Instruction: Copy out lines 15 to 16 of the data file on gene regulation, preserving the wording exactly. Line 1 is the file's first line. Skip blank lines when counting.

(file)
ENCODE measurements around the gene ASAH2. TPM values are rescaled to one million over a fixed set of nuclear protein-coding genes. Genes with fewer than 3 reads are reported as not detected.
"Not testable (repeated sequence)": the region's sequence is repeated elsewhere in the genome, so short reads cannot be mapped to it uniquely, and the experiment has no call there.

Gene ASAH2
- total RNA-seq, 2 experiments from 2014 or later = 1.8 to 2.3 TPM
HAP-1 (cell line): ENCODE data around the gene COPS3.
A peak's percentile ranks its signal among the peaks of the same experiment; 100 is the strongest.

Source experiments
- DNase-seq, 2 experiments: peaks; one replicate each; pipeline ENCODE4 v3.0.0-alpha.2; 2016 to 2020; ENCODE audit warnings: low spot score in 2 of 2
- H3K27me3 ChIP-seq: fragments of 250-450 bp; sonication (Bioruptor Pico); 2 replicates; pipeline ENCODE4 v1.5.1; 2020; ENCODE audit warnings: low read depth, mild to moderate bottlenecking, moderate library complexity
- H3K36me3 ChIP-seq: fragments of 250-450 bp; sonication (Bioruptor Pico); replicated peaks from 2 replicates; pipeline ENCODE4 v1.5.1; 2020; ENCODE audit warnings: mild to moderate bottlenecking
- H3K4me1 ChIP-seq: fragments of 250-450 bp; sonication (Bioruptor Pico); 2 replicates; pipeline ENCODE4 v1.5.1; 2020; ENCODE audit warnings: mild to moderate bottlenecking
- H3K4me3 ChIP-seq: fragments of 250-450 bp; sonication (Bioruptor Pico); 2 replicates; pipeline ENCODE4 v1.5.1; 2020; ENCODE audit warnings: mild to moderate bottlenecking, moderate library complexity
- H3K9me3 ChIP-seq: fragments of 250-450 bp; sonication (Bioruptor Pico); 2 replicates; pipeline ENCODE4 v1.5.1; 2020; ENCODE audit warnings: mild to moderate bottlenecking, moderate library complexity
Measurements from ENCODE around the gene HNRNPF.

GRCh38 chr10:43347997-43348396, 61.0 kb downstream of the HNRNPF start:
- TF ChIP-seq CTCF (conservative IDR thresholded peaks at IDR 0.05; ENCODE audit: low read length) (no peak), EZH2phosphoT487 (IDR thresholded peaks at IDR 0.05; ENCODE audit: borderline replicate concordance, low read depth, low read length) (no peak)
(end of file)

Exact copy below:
GRCh38 chr10:43347997-43348396, 61.0 kb downstream of the HNRNPF start:
- TF ChIP-seq CTCF (conservative IDR thresholded peaks at IDR 0.05; ENCODE audit: low read length) (no peak), EZH2phosphoT487 (IDR thresholded peaks at IDR 0.05; ENCODE audit: borderline replicate concordance, low read depth, low read length) (no peak)